Match Report

March 26, 2008

Having just watched the France – England football friendly, I will offer these thoughts on the game played. The game ended 1-0 to France, courtesy of a David James screw up and a consequent penalty.
Overall, while the performance, especially in the second half, was not capable of overcoming a French side soon confident of our inability to defeat them, there are positives to offer to one who has seen many of the McClaren matches that so embarrassed our nation. Firstly, the team, even following the substitutions at half-time, did not fragment, lose shape or discipline but continued doggedly while retaining a tactical scheme. The tactical scheme did not work, but the team remained professional, if second-rate.
Secondly, the defence remained solid, even with the substitutions. This can be attributed (at an educated guess) to improved coaching, improved morale and better leadership, as well as the competent support of the central midfielders.
Third, the only goal was conceded via a penalty; not a handsome cause but one less injurious than concession from open play. This ties in with the point about the robust shape of the team and the defence.

As for the negative aspects of tonight’s performance, we had better start with the fundamental and the particular.
The particular error was the choice of David James for goalkeeper. A well-founded keeper for club, he is known to lose his head on the big occasion (meaning a failure of nerves when put to the supreme test). This was proven again by his incompetent handling of the Nicholas Anelka breakthrough, clumsily colliding with the player, while completely misreading the movement and timing of both ball and player. Otherwise, it might be said that he had a good night, not committing other stupid errors, but it does remain salient that his abilities fail under the stress of the immediate and nerve-wracking at the highest levels.
The fundamental error was located in the balance of the midfield. I was impressed by the opening formation, seeming to possess considerable potential for both cohesive strength and aggressive movement. However, I underestimated the consequences of the inclusion of Hargreaves and Barry in the central midfield; while both performed on the defensive with their usual tenacity and excellence, their attacking performances were woeful, to say the least. A consistent pattern established itself, the interplay between right/left back and the midfield leading to the ball being pushed out to the wings: a penetrating run followed by a swift cross into the box. The defensiveness, even exaggerated defensiveness of the central midfielders consistently allowed the French (playing deep) to concentrate in space and time to either smother attacks from the wings or to overwhelm the few players getting forwards. That said, even with these disadvantages, the team looked capable of eventually scoring as half-time arrived. I believe this must be a testament to the excellent quality of much of the play and of the players in question, consisting of much of the cream of English football.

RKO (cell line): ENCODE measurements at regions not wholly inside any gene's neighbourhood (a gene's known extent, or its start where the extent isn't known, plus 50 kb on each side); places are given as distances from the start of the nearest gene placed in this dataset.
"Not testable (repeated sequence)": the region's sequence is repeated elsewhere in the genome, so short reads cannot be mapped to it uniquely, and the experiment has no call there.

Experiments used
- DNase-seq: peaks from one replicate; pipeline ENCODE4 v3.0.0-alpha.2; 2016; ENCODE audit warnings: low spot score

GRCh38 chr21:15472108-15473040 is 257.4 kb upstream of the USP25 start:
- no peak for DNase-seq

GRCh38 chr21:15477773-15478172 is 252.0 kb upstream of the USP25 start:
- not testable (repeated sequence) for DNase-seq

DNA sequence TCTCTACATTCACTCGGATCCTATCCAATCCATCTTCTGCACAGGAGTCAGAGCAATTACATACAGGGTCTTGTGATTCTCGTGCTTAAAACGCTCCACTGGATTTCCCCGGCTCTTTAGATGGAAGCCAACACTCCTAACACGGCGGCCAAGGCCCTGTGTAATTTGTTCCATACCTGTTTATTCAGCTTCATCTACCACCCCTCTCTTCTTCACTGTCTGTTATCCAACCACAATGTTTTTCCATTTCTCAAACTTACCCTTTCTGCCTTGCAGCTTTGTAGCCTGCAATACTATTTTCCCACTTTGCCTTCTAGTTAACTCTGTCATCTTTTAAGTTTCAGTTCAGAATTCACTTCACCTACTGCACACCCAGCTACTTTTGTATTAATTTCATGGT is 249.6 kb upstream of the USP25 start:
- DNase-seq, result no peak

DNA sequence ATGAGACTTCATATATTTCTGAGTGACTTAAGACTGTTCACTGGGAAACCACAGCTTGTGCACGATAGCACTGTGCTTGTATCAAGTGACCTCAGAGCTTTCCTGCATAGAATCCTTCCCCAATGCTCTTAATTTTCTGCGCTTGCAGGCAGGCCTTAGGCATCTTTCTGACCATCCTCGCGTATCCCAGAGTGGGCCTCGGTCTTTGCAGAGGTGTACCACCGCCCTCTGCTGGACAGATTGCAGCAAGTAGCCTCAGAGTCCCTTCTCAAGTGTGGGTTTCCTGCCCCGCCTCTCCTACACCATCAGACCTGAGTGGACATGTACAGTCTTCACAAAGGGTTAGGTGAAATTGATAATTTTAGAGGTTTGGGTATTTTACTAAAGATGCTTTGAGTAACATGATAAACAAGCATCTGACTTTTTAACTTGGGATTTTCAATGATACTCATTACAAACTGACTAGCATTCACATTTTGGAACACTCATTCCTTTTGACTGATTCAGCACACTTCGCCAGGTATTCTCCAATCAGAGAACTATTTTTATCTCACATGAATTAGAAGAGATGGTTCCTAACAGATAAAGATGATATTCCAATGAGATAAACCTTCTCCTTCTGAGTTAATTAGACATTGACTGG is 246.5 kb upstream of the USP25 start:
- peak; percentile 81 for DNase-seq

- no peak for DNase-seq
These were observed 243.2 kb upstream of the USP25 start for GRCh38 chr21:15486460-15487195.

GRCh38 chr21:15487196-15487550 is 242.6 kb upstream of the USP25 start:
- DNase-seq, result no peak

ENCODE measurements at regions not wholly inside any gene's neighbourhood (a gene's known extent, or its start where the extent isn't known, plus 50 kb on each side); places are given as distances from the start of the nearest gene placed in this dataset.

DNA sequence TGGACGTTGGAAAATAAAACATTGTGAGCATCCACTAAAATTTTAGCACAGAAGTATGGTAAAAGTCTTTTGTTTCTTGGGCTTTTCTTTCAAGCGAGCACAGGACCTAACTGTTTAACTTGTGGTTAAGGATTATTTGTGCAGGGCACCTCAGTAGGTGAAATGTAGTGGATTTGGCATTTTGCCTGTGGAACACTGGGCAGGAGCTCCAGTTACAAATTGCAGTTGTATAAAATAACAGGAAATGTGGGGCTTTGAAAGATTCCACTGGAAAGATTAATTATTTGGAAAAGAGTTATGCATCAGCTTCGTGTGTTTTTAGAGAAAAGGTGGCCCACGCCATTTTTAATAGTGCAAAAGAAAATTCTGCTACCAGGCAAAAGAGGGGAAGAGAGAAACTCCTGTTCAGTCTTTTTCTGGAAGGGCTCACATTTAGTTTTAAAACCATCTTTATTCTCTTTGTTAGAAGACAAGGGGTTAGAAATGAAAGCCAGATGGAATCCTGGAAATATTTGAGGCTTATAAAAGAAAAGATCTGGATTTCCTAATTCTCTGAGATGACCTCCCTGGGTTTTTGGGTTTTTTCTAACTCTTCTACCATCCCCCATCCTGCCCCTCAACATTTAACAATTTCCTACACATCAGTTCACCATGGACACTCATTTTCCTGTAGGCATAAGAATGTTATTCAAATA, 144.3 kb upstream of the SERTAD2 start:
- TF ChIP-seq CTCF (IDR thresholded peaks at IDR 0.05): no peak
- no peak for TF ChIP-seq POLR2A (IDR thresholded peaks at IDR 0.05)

It seems that Gerrard was not playing in quite the right role, though I could be mistaken, as I believe the primary cause of the attacking dysfunction was the lack of support, consequent on playing too deep. I would sincerely hope that was Beckham’s last game for England: while his performance was by no means inadequate, he seems to play in a role that is too old-fashioned for the sort of game required to beat modern sides. If the game was to be played along the flanks, then a better attacking midfielder would have been required: someone possessing more pace, penetration and understanding than Beckham.
On the substitutions, I would state that the players were simply not quite good enough, especially the two forwards: the ever predictable and clumsy Michael Owen and Peter Crouch. Those two seemed lost upfront, trying to pierce a French defensive screen too strong and capable to be intimidated by two second-class substitutes. Again the problem not addressed was the reticence of the central midfielders to come forwards in good time.
Overall, it seemed the game-plan as developed on the pitch was too inflexible and by the second half, too predictable, with not enough options to cut back into the middle towards the penalty area being developed. I would ascribe this to the relative freshness of the team and the manager being in a process of developing his plan for the team he plans to take to the World Cup qualifiers.

Analyzing the substitutions, I must state that I believe that Capello recognised the as the game was a friendly, it was not worth risking the key players overstretching for what in the final sense is a game without true result. His purpose in the substitutions was probably multiple: he meant to test the resolve of both substitutes and players present on the pitch, see how the team reacted to changes against a capable side while behind, and to test the abilities of the substitutes in the trying circumstances. While I believe that Johnson and Bentley were not good enough on the night, they should not be precluded from further choice; Downing was quite excellent as the substitutes went, pushing hard and creating opportunities and space. The two forwards were lumpish and near-useless, though I may be prepared to give Crouch a benefit of the doubt.
Rooney needs to play behind a fellow striker, more attuned to hanging forward, yet capable of playing in the sort of partnership that Rooney excels in at Manchester United with Saha and Tevez. It is possible to develop the sort of partnership with Gerrard that he enjoys with Ronaldo, but I remain uncertain on that point, especially given Gerrard’s free ranging role in which he enjoys such devastation at Liverpool (har, har, 3-0!).

Overall, a good performance in many ways and one with much remaining to develop. I look forwards to the next match and seeing how Capello’s schemes are developing.